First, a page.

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Beetroot, chard and leaf beet

Beetroot, leaf beet/perpetual spinach, swiss chard & sugar beet are all members of the same family & will cross readily. They are biennial, and flower in their second year. Chard/leaf beet for seed, are overwintered in situ, and will be fine in most of the UK. Select a minimum of six to eight plants to leave for seed which best fit your needs (depending on your preference for stem versus leaf, smooth or wrinkled leaves etc). Beetroot can also be overwintered in situ, or can be harvested in autumn, the best plants selected and stored then replanted in spring.

All types of beet will cross with one another, and since the flowers are wind pollinated, crossing can take place with any other flowering beet plants within around 2 miles. How fussy you need to be about crossing depends on what you are trying to achieve. If you simply want a reasonably diverse population of leaf beet, a degree of crossing is not that important. Plant your seed plants closely together in a square, and take seed from the central plants in the block; you will find that the amount of 'contamination' is minimal providing there aren't large numbers of other flowering beets right next door.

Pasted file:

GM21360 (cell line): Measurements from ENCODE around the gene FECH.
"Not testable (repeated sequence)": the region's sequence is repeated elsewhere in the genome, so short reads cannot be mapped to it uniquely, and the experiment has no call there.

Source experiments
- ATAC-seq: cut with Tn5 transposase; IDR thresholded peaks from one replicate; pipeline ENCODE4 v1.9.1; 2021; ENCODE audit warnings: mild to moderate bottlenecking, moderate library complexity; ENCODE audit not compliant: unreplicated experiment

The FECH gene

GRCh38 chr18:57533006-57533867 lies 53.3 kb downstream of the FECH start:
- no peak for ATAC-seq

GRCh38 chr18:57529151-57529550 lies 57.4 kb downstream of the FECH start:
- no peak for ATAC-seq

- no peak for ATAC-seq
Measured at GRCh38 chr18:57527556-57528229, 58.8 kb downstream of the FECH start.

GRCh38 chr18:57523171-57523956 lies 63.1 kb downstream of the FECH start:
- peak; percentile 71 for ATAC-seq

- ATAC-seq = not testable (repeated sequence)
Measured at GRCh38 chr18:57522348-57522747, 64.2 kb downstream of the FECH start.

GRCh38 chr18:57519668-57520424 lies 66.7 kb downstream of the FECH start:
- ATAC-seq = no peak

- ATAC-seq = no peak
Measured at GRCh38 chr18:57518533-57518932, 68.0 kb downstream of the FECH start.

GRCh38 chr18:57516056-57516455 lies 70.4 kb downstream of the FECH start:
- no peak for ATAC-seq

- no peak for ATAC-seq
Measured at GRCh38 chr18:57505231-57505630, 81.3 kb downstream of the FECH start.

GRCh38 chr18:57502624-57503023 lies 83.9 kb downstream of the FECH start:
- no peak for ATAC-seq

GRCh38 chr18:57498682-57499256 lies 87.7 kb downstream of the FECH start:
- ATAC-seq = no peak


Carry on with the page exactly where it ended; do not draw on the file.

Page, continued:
If you are aiming to keep a variety true to type you need to isolate it, usually by physically covering your seed plants. To do this, plant at least six plants very close together in a circle, with a wooden stake in the middle. As the seed stalks form growing up to four feet tall, tie them together, supported by the stake. Then as they develop cover the group of flower heads with either a shiny paper bag that will withstand rain, or a bag made out of agricultural fleece. Shake the bag from time to time to make sure that pollen is distributed within the bag.

As the large, prickly seeds mature, keep an eye on them, and start to harvest as they turn brown and start to dry out. You can either cut entire seed stalks, or harvest mature seeds by rubbing them into a bucket. Make sure that the seeds are thoroughly dry before storage, and they should last at least five years. More information on seed drying can be found under our ‘Seed Cleaning and Drying’ section on our website.